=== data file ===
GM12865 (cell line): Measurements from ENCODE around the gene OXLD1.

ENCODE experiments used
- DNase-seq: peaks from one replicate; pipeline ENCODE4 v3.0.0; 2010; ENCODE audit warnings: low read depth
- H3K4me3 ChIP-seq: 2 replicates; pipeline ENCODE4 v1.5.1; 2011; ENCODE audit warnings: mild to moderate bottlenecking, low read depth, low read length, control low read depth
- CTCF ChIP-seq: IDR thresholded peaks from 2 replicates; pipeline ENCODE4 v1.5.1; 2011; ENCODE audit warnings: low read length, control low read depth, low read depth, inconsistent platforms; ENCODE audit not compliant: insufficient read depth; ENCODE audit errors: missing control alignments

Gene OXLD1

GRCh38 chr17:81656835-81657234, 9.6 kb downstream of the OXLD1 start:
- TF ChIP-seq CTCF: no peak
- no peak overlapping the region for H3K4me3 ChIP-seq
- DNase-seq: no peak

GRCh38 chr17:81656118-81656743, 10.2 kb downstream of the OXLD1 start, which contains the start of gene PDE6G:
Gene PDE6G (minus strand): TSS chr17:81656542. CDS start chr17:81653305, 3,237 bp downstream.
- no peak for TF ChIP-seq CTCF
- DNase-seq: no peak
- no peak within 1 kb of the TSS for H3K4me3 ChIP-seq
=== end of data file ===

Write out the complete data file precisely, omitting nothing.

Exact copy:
GM12865 (cell line): Measurements from ENCODE around the gene OXLD1.

ENCODE experiments used
- DNase-seq: peaks from one replicate; pipeline ENCODE4 v3.0.0; 2010; ENCODE audit warnings: low read depth
- H3K4me3 ChIP-seq: 2 replicates; pipeline ENCODE4 v1.5.1; 2011; ENCODE audit warnings: mild to moderate bottlenecking, low read depth, low read length, control low read depth
- CTCF ChIP-seq: IDR thresholded peaks from 2 replicates; pipeline ENCODE4 v1.5.1; 2011; ENCODE audit warnings: low read length, control low read depth, low read depth, inconsistent platforms; ENCODE audit not compliant: insufficient read depth; ENCODE audit errors: missing control alignments

Gene OXLD1

GRCh38 chr17:81656835-81657234, 9.6 kb downstream of the OXLD1 start:
- TF ChIP-seq CTCF: no peak
- no peak overlapping the region for H3K4me3 ChIP-seq
- DNase-seq: no peak

GRCh38 chr17:81656118-81656743, 10.2 kb downstream of the OXLD1 start, which contains the start of gene PDE6G:
Gene PDE6G (minus strand): TSS chr17:81656542. CDS start chr17:81653305, 3,237 bp downstream.
- no peak for TF ChIP-seq CTCF
- DNase-seq: no peak
- no peak within 1 kb of the TSS for H3K4me3 ChIP-seq